Are some citizens of Walikale protecting the local Mai Mai militia or are all simply victims of the endless conflict between armed groups operating a proxy war for minerals between Rwanda, Congo, and Uganda? The answer does not negate the fact that the world community is now aware of a potential massacre.
Watch Sheka as he threatens an Aljazeera reporter with a beating at timecode 1:40.
In an email correspondence with one of the Walikale community leaders, who is also a signatory on the cry for help, despair is written between the lines.
MONUSCO has not responded and I feel as if it did not even react. All indications are that the protection of civilians is a simple slogan. Sheka the rebel is still alive. We learn that it is not far from the capital of Walikale. We are poor and victims of our hospitality vis-Ã-vis the Rwandan refugees. Only God can help us and free ourselves from this situation.
MONUSCO is the United Nations Organization Stabilization Mission in the Democratic Republic of the Congo
The leader went on to ask a favor. "I beg you to (conduct a) widespread dissemination of the document. There may be others (who will) come to the rescue."
Walikale has been asking for a miraculous rescue since 1994, when the Rwandan genocide spilled across the border into DRC and has continued, unabated, since then. In the quest for conflict minerals, and in the midst of proxy wars for those minerals, the international community has failed miserably to stop the holocaust of over five million in DRC. Now, there is an opportunity to protect the lives of 49 Congolese, who have been put on a well-publicized assassination list, and still no one is lifting a finger or voicing concern.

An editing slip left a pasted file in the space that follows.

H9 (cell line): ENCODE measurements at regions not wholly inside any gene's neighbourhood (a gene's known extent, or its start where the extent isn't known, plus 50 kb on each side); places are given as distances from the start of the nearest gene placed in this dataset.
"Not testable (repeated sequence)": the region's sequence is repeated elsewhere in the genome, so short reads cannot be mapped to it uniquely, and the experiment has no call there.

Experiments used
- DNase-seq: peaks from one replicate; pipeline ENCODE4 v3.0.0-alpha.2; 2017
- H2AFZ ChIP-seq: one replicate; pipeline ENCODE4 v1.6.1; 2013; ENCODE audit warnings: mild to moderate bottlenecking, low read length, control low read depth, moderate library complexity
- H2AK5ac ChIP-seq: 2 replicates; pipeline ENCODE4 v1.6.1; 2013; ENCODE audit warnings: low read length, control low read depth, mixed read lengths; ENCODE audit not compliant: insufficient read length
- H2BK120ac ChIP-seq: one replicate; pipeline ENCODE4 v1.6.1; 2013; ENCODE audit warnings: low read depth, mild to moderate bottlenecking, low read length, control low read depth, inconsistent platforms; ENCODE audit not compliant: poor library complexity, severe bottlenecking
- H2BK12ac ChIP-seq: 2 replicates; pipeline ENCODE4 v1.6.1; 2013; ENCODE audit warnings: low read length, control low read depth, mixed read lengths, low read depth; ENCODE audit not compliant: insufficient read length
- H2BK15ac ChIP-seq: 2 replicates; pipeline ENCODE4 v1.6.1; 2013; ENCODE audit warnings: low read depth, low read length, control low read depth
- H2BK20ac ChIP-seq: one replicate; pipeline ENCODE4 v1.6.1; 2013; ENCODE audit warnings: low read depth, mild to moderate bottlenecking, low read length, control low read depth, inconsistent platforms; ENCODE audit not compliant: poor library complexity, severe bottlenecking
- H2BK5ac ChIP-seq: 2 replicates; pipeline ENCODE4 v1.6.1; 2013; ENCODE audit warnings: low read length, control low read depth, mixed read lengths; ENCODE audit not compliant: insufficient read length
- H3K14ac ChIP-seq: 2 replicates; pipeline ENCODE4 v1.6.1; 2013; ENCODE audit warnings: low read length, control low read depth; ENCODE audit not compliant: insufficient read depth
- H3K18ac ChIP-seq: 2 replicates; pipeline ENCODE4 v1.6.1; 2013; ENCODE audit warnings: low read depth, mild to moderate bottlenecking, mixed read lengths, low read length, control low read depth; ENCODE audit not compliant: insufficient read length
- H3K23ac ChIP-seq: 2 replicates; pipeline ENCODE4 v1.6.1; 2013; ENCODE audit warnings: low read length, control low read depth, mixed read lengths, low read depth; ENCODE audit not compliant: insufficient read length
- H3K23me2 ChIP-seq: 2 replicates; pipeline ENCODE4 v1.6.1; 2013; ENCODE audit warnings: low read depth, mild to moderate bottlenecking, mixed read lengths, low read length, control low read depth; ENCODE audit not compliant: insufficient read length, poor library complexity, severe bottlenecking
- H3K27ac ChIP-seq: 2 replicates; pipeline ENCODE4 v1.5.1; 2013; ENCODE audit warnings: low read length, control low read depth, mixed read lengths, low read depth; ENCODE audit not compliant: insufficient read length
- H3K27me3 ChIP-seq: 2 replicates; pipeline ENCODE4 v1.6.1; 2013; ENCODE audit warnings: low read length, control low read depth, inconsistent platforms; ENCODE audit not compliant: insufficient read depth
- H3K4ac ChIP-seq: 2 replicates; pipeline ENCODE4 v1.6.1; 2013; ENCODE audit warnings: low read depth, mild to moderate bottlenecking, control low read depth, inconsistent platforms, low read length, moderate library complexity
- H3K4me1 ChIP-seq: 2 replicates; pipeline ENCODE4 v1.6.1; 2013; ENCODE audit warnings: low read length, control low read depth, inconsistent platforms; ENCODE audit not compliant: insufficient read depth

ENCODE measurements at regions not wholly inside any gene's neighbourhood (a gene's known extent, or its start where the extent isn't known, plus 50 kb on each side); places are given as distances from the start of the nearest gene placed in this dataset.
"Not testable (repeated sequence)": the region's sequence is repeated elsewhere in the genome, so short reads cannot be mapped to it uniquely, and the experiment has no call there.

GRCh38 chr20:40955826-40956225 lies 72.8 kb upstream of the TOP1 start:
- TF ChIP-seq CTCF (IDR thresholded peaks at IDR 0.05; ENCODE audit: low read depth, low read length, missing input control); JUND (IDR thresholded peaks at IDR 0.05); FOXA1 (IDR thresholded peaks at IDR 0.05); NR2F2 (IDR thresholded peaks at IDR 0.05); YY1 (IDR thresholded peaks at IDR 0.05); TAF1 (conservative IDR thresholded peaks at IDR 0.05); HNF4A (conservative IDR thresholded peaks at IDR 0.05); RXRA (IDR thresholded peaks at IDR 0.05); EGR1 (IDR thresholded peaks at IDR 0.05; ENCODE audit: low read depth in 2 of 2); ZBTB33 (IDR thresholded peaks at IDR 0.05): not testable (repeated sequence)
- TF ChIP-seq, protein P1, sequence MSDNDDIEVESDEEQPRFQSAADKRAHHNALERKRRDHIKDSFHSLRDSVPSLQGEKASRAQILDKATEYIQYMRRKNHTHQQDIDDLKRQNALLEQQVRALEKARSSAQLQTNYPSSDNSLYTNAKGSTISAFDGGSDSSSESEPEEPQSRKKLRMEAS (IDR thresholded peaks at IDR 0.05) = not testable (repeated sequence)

It is doubtful that God will come to the rescue, either. It seems God is sleeping when it comes to the millions of deaths in DRC.
"The FDLR is committing the worst and unforgivable crime before the people of Walikale and God," the letter reads.
Human rights groups have documented how armed militias and the Congolese armed forces have displaced hundreds of thousands of people in North and South Kivu for years. These militias "have forced civilians from their homes and lands, looted their properties, and punished them for suspected collaboration with enemy groups," says Human Rights Watch (HRW).
The publicized list of assassination targets in Walikale demands that human rights groups be proactive and not wait until the atrocity has occurred before investigating. It is one thing to spend months documenting "what actually happened" in the immediate aftermath of massacres, and another to stop it. This should be a moral imperative. Civilians deserve protection.
God may be sleeping, but the international community is now conscious of this matter. While Walikale is waiting for the world and God to wake up, officials are urging people living deep in the villages to gather or in towns or in more populated areas to shield themselves from an impending massacre.
Georgianne Nienaber is an investigative environmental and political writer. She lives in rural northern Minnesota, New Orleans and South Florida. Her articles have appeared in The Society of Professional Journalists' Online Quill (more...)